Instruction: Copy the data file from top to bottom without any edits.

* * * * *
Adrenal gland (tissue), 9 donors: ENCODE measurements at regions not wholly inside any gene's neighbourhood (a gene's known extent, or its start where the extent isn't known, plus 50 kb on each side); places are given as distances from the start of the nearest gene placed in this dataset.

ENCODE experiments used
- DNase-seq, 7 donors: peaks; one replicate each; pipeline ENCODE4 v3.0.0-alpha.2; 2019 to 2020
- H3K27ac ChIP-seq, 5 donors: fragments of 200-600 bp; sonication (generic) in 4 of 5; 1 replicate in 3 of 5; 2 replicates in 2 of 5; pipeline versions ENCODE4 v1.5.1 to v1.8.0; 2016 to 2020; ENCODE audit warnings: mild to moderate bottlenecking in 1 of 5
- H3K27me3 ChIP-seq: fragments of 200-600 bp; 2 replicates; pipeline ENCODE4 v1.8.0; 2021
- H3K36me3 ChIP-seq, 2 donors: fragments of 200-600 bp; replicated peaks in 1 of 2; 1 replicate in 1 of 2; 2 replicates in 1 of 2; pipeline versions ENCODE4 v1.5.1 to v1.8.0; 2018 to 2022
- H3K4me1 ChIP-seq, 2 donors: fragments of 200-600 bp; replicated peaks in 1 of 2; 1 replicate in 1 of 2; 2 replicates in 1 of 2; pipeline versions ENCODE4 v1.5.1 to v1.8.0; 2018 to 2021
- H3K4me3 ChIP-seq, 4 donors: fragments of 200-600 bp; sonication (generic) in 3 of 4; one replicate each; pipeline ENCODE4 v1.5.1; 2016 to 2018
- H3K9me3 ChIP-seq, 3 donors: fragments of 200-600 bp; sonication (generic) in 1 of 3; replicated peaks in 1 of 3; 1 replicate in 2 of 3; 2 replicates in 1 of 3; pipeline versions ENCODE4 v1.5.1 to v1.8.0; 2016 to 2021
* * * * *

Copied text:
Adrenal gland (tissue), 9 donors: ENCODE measurements at regions not wholly inside any gene's neighbourhood (a gene's known extent, or its start where the extent isn't known, plus 50 kb on each side); places are given as distances from the start of the nearest gene placed in this dataset.

ENCODE experiments used
- DNase-seq, 7 donors: peaks; one replicate each; pipeline ENCODE4 v3.0.0-alpha.2; 2019 to 2020
- H3K27ac ChIP-seq, 5 donors: fragments of 200-600 bp; sonication (generic) in 4 of 5; 1 replicate in 3 of 5; 2 replicates in 2 of 5; pipeline versions ENCODE4 v1.5.1 to v1.8.0; 2016 to 2020; ENCODE audit warnings: mild to moderate bottlenecking in 1 of 5
- H3K27me3 ChIP-seq: fragments of 200-600 bp; 2 replicates; pipeline ENCODE4 v1.8.0; 2021
- H3K36me3 ChIP-seq, 2 donors: fragments of 200-600 bp; replicated peaks in 1 of 2; 1 replicate in 1 of 2; 2 replicates in 1 of 2; pipeline versions ENCODE4 v1.5.1 to v1.8.0; 2018 to 2022
- H3K4me1 ChIP-seq, 2 donors: fragments of 200-600 bp; replicated peaks in 1 of 2; 1 replicate in 1 of 2; 2 replicates in 1 of 2; pipeline versions ENCODE4 v1.5.1 to v1.8.0; 2018 to 2021
- H3K4me3 ChIP-seq, 4 donors: fragments of 200-600 bp; sonication (generic) in 3 of 4; one replicate each; pipeline ENCODE4 v1.5.1; 2016 to 2018
- H3K9me3 ChIP-seq, 3 donors: fragments of 200-600 bp; sonication (generic) in 1 of 3; replicated peaks in 1 of 3; 1 replicate in 2 of 3; 2 replicates in 1 of 3; pipeline versions ENCODE4 v1.5.1 to v1.8.0; 2016 to 2021